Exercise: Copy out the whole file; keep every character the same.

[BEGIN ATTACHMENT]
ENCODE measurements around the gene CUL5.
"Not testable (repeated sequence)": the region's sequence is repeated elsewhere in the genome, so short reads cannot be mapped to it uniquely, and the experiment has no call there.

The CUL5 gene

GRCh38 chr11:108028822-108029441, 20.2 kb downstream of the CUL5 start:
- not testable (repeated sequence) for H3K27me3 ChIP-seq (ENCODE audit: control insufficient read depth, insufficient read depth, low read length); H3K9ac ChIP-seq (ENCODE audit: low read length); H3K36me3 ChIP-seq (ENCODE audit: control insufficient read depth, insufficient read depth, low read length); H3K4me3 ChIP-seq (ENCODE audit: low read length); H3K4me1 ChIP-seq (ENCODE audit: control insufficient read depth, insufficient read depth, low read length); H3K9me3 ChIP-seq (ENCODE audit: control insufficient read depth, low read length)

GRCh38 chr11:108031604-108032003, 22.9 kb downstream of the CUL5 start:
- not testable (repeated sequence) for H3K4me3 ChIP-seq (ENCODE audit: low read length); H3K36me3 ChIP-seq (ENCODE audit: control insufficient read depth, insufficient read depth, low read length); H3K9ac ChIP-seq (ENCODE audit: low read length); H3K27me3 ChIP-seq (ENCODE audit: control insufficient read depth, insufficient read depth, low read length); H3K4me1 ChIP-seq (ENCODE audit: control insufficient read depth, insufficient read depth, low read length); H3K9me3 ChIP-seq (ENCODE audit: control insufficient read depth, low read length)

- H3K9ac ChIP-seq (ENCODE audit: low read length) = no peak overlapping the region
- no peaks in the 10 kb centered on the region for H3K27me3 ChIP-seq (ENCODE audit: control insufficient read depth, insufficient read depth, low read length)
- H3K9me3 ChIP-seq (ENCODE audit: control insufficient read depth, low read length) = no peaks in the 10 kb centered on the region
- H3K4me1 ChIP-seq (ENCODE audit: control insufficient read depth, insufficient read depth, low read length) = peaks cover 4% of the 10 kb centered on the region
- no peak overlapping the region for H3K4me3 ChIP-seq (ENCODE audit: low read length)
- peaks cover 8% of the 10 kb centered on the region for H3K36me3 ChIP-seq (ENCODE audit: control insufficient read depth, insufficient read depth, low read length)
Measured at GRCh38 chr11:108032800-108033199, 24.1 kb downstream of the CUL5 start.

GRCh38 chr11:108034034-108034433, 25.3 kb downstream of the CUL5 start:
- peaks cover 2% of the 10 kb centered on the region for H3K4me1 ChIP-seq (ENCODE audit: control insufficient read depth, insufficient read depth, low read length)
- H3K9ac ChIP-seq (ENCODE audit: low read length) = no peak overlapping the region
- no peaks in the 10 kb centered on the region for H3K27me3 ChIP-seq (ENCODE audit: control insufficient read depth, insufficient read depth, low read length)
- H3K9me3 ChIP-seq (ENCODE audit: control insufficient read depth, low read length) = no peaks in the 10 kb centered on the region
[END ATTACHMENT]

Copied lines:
ENCODE measurements around the gene CUL5.
"Not testable (repeated sequence)": the region's sequence is repeated elsewhere in the genome, so short reads cannot be mapped to it uniquely, and the experiment has no call there.

The CUL5 gene

GRCh38 chr11:108028822-108029441, 20.2 kb downstream of the CUL5 start:
- not testable (repeated sequence) for H3K27me3 ChIP-seq (ENCODE audit: control insufficient read depth, insufficient read depth, low read length); H3K9ac ChIP-seq (ENCODE audit: low read length); H3K36me3 ChIP-seq (ENCODE audit: control insufficient read depth, insufficient read depth, low read length); H3K4me3 ChIP-seq (ENCODE audit: low read length); H3K4me1 ChIP-seq (ENCODE audit: control insufficient read depth, insufficient read depth, low read length); H3K9me3 ChIP-seq (ENCODE audit: control insufficient read depth, low read length)

GRCh38 chr11:108031604-108032003, 22.9 kb downstream of the CUL5 start:
- not testable (repeated sequence) for H3K4me3 ChIP-seq (ENCODE audit: low read length); H3K36me3 ChIP-seq (ENCODE audit: control insufficient read depth, insufficient read depth, low read length); H3K9ac ChIP-seq (ENCODE audit: low read length); H3K27me3 ChIP-seq (ENCODE audit: control insufficient read depth, insufficient read depth, low read length); H3K4me1 ChIP-seq (ENCODE audit: control insufficient read depth, insufficient read depth, low read length); H3K9me3 ChIP-seq (ENCODE audit: control insufficient read depth, low read length)

- H3K9ac ChIP-seq (ENCODE audit: low read length) = no peak overlapping the region
- no peaks in the 10 kb centered on the region for H3K27me3 ChIP-seq (ENCODE audit: control insufficient read depth, insufficient read depth, low read length)
- H3K9me3 ChIP-seq (ENCODE audit: control insufficient read depth, low read length) = no peaks in the 10 kb centered on the region
- H3K4me1 ChIP-seq (ENCODE audit: control insufficient read depth, insufficient read depth, low read length) = peaks cover 4% of the 10 kb centered on the region
- no peak overlapping the region for H3K4me3 ChIP-seq (ENCODE audit: low read length)
- peaks cover 8% of the 10 kb centered on the region for H3K36me3 ChIP-seq (ENCODE audit: control insufficient read depth, insufficient read depth, low read length)
Measured at GRCh38 chr11:108032800-108033199, 24.1 kb downstream of the CUL5 start.

GRCh38 chr11:108034034-108034433, 25.3 kb downstream of the CUL5 start:
- peaks cover 2% of the 10 kb centered on the region for H3K4me1 ChIP-seq (ENCODE audit: control insufficient read depth, insufficient read depth, low read length)
- H3K9ac ChIP-seq (ENCODE audit: low read length) = no peak overlapping the region
- no peaks in the 10 kb centered on the region for H3K27me3 ChIP-seq (ENCODE audit: control insufficient read depth, insufficient read depth, low read length)
- H3K9me3 ChIP-seq (ENCODE audit: control insufficient read depth, low read length) = no peaks in the 10 kb centered on the region